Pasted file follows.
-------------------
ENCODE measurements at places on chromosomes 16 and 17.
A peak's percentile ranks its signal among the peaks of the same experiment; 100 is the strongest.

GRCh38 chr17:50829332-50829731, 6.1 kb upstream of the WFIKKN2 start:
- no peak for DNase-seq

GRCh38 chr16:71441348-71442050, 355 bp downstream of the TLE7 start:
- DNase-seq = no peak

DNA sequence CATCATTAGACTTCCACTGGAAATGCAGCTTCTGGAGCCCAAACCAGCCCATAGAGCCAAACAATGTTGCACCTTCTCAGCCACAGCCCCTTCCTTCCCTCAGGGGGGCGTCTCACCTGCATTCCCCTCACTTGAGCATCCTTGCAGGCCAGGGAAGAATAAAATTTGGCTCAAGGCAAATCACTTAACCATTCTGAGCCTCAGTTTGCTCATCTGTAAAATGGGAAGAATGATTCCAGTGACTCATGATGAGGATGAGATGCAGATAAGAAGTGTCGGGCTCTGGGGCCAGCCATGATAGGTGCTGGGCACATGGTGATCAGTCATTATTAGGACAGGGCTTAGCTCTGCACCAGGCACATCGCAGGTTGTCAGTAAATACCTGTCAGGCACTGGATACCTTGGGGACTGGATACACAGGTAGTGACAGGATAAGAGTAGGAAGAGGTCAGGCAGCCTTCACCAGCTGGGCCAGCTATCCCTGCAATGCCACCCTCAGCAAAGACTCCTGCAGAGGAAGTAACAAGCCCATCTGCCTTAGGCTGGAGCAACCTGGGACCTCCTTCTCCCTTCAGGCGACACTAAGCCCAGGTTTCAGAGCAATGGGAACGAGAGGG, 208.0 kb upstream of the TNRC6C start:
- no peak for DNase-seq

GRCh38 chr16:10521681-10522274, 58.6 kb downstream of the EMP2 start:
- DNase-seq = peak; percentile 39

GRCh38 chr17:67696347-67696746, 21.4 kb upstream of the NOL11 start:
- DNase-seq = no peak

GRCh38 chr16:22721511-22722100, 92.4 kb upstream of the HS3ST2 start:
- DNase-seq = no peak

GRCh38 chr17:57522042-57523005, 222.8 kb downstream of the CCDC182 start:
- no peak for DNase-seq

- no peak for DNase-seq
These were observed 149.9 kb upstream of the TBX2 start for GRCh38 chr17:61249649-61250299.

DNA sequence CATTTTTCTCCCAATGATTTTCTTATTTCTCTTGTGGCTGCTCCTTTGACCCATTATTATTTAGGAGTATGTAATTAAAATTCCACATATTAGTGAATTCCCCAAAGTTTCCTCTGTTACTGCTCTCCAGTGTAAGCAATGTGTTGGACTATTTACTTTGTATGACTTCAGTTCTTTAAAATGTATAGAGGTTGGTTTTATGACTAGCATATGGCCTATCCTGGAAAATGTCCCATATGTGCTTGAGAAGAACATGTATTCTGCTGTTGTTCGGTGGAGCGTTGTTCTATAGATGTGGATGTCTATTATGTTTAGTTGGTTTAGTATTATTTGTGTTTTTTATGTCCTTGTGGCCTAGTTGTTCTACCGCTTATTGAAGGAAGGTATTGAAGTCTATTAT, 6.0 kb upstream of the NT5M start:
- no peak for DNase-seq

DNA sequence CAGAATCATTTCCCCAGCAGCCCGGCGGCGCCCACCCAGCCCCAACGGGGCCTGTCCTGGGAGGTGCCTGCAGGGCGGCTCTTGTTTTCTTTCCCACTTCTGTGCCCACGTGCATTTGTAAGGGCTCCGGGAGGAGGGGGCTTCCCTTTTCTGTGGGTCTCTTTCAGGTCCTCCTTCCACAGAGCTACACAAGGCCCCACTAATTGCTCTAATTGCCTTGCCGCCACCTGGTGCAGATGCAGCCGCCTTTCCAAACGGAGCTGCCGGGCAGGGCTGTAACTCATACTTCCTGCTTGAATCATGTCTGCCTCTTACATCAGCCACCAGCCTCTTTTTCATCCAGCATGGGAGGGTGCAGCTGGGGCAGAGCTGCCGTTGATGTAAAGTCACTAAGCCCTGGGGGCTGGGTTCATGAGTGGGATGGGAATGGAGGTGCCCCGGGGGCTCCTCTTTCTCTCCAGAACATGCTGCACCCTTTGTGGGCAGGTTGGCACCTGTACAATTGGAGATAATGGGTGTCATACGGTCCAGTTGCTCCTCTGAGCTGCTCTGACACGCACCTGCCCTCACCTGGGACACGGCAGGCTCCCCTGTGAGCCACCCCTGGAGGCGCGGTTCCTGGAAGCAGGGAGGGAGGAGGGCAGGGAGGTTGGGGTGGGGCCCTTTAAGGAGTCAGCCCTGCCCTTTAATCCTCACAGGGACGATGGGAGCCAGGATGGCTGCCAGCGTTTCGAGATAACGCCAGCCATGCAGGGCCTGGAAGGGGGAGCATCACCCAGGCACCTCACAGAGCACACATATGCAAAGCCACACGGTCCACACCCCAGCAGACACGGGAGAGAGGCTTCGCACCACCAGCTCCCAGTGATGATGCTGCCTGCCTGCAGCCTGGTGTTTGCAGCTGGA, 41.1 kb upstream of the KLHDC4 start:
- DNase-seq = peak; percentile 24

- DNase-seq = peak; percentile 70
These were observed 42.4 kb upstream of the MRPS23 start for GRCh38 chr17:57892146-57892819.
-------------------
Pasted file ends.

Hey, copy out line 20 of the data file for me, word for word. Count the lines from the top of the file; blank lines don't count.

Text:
- no peak for DNase-seq